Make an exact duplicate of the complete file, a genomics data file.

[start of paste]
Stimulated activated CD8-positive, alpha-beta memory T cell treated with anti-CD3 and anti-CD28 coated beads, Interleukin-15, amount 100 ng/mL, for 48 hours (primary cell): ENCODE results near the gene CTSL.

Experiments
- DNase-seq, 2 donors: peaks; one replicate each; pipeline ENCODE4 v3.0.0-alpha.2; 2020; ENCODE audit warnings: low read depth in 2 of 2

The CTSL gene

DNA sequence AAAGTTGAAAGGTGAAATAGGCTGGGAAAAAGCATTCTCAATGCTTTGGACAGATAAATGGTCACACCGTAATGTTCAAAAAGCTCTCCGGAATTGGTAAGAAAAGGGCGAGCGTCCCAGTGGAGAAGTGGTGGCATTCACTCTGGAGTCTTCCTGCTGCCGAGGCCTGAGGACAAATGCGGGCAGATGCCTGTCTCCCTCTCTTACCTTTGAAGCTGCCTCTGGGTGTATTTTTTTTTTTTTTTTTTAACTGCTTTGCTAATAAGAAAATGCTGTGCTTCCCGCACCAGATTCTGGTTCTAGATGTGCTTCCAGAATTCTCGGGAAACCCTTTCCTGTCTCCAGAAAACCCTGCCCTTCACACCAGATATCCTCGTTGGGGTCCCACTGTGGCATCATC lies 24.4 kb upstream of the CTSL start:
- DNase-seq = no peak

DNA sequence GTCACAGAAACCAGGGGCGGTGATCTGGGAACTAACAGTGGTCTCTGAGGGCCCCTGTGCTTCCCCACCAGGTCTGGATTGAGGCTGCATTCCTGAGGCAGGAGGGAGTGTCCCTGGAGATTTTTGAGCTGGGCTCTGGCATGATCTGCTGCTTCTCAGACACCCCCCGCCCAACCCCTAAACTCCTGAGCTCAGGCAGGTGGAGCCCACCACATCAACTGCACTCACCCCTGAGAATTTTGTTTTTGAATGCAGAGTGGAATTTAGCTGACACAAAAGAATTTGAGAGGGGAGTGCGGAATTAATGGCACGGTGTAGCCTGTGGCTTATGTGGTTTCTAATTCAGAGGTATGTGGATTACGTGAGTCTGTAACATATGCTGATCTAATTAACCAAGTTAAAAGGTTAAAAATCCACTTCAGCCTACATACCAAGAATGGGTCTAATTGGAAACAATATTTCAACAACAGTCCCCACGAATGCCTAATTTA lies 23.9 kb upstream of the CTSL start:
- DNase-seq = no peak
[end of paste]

Stimulated activated CD8-positive, alpha-beta memory T cell treated with anti-CD3 and anti-CD28 coated beads, Interleukin-15, amount 100 ng/mL, for 48 hours (primary cell): ENCODE results near the gene CTSL.

Experiments
- DNase-seq, 2 donors: peaks; one replicate each; pipeline ENCODE4 v3.0.0-alpha.2; 2020; ENCODE audit warnings: low read depth in 2 of 2

The CTSL gene

DNA sequence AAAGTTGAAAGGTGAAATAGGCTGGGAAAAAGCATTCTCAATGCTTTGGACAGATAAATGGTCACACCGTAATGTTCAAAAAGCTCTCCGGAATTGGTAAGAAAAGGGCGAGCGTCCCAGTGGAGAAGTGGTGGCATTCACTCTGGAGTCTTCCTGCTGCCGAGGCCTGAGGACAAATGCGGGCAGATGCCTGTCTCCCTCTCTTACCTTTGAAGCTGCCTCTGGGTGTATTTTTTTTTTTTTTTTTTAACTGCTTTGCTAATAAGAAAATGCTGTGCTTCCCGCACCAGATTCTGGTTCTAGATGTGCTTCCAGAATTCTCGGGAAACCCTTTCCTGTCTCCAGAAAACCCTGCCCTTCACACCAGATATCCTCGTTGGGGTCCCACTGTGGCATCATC lies 24.4 kb upstream of the CTSL start:
- DNase-seq = no peak

DNA sequence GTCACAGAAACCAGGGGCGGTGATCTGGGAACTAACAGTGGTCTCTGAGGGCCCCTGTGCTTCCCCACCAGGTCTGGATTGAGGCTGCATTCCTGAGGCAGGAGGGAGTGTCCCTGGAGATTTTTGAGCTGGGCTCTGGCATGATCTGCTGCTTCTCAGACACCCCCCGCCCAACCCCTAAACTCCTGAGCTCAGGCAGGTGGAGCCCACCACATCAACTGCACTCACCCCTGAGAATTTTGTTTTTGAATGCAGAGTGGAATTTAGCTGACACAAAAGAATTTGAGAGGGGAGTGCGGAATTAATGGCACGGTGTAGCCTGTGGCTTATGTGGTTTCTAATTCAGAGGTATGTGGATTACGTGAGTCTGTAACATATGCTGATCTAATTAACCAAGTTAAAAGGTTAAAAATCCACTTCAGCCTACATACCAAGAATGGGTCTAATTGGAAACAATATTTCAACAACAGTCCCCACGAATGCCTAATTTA lies 23.9 kb upstream of the CTSL start:
- DNase-seq = no peak